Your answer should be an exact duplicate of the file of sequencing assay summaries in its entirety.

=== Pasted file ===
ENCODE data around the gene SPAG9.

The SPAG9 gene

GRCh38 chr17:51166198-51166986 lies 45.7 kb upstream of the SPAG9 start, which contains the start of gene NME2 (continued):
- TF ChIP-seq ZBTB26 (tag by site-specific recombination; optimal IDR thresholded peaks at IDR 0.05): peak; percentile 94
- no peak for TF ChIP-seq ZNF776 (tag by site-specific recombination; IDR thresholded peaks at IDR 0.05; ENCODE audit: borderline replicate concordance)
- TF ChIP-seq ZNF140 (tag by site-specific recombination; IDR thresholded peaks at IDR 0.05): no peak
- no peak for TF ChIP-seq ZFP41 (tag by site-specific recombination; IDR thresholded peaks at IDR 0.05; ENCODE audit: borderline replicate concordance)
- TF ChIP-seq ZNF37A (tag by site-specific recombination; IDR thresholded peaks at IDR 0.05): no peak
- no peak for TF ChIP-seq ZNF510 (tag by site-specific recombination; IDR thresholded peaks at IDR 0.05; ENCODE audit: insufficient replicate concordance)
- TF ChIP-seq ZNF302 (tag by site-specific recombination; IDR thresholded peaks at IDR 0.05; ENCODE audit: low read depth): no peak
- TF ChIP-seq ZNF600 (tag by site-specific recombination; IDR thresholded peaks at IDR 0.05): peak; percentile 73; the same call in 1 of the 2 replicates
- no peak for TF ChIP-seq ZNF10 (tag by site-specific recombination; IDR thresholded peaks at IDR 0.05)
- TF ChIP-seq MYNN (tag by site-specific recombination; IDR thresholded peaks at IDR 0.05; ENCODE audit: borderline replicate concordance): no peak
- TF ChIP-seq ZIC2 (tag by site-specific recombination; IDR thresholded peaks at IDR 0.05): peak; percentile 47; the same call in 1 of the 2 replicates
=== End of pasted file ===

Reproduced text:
ENCODE data around the gene SPAG9.

The SPAG9 gene

GRCh38 chr17:51166198-51166986 lies 45.7 kb upstream of the SPAG9 start, which contains the start of gene NME2 (continued):
- TF ChIP-seq ZBTB26 (tag by site-specific recombination; optimal IDR thresholded peaks at IDR 0.05): peak; percentile 94
- no peak for TF ChIP-seq ZNF776 (tag by site-specific recombination; IDR thresholded peaks at IDR 0.05; ENCODE audit: borderline replicate concordance)
- TF ChIP-seq ZNF140 (tag by site-specific recombination; IDR thresholded peaks at IDR 0.05): no peak
- no peak for TF ChIP-seq ZFP41 (tag by site-specific recombination; IDR thresholded peaks at IDR 0.05; ENCODE audit: borderline replicate concordance)
- TF ChIP-seq ZNF37A (tag by site-specific recombination; IDR thresholded peaks at IDR 0.05): no peak
- no peak for TF ChIP-seq ZNF510 (tag by site-specific recombination; IDR thresholded peaks at IDR 0.05; ENCODE audit: insufficient replicate concordance)
- TF ChIP-seq ZNF302 (tag by site-specific recombination; IDR thresholded peaks at IDR 0.05; ENCODE audit: low read depth): no peak
- TF ChIP-seq ZNF600 (tag by site-specific recombination; IDR thresholded peaks at IDR 0.05): peak; percentile 73; the same call in 1 of the 2 replicates
- no peak for TF ChIP-seq ZNF10 (tag by site-specific recombination; IDR thresholded peaks at IDR 0.05)
- TF ChIP-seq MYNN (tag by site-specific recombination; IDR thresholded peaks at IDR 0.05; ENCODE audit: borderline replicate concordance): no peak
- TF ChIP-seq ZIC2 (tag by site-specific recombination; IDR thresholded peaks at IDR 0.05): peak; percentile 47; the same call in 1 of the 2 replicates